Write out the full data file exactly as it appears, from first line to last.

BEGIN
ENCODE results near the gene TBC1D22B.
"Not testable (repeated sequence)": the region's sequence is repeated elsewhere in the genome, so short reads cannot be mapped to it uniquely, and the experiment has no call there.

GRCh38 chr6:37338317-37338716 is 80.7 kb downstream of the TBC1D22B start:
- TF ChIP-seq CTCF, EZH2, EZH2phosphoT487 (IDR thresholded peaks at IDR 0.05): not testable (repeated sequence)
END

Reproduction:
ENCODE results near the gene TBC1D22B.
"Not testable (repeated sequence)": the region's sequence is repeated elsewhere in the genome, so short reads cannot be mapped to it uniquely, and the experiment has no call there.

GRCh38 chr6:37338317-37338716 is 80.7 kb downstream of the TBC1D22B start:
- TF ChIP-seq CTCF, EZH2, EZH2phosphoT487 (IDR thresholded peaks at IDR 0.05): not testable (repeated sequence)